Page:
The Theory Of Superstition And Science

2050 WordsApr 25, 20179 Pages
Culture is a universally accepted part of our humanity that allows us to engage in a form of communication necessary to use our brains and imagination simultaneously” (Miriam Webster). Thales of Miletus was one of the seven Sages of Greece. According to Aristotle, he was the first known Greek scientist and philosopher. Thales understood the law of cause and effect. He had a brilliant insight. He advocated that for every physical effect, there is a physical cause. Perhaps this concept, “Causality abolishes superstition” (Park 31), is what leads us to entertain the thought that there may be a scientific reason for what happens. Superstition and Science have created an interesting juxtaposition in life. Superstition is not based on…show more content…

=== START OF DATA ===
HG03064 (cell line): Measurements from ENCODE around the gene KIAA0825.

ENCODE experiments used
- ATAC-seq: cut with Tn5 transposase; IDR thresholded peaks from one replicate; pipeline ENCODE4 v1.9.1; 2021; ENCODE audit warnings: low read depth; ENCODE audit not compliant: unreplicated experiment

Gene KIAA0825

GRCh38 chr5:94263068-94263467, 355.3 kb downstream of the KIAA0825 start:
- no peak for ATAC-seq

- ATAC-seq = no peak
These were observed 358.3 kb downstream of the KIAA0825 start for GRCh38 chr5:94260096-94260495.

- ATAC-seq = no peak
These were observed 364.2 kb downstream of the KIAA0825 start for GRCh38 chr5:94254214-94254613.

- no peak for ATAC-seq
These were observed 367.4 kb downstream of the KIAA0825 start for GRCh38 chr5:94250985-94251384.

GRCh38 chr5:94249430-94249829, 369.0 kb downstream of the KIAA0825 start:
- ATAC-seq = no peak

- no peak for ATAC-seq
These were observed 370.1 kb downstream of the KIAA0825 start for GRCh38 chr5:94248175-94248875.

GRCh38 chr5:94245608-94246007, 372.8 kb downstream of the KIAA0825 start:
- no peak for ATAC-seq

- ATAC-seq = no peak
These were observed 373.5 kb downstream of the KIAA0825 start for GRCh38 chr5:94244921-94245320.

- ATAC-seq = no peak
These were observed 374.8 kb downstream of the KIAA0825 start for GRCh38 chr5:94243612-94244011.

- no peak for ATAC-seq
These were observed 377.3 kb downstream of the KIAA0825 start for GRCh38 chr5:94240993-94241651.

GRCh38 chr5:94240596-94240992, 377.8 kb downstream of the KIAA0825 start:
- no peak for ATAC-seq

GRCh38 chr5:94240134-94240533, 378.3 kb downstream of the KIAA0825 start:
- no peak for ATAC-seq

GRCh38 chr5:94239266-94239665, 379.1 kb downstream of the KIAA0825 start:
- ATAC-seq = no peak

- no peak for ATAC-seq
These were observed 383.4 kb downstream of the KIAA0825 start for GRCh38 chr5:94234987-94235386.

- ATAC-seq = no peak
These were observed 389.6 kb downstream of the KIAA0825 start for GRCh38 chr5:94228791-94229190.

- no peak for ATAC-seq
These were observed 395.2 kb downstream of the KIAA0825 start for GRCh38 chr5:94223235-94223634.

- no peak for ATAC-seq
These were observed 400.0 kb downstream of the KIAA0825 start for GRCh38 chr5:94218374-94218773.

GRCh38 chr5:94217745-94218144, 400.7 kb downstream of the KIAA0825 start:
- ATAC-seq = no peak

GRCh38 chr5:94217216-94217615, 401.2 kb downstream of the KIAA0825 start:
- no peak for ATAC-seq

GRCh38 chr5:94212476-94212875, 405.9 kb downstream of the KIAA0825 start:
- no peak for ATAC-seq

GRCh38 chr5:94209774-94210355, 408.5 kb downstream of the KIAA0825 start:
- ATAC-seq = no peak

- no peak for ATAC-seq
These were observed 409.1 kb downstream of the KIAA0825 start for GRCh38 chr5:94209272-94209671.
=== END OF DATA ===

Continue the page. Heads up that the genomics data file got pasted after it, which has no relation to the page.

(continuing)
There are many different classifications of Culture. There are Native American, European, and Asian cultures, to name a few. There are even smaller “niche” cultures such as Cowboys, Hockey, Car Racing and even fishing cultures. In a fishing culture, superstition tells the tale that a woman should not whistle while on a boat. It is believed that, when they do so they are calling for the wind. A grander superstition is that some never go out on a Friday because they believe that their boat will capsize. Do all fishermen really believe that? In many cases, no, but they are not willing to take the chance and defy the odds. One is left to wonder how could journalism fit into superstition. Chain letters are notorious for instilling fear in people, and are delivered in many ways. Many years ago, the mail delivered them, from time to time to adults, and from time to time to children. These letters were also passed around at school. Today, email sends them, and are occasionally on Facebook and other means of social media. They are all forms of “journalism”, as they are written with the intent of being read. In every case, people became fearful. While they did not want to respond, or react, they were frightened not to; this is where superstition comes into play. What to do, what to do; If I send them will I “save” my family? If I don’t will they be harmed? Most of these letters came with some sort of
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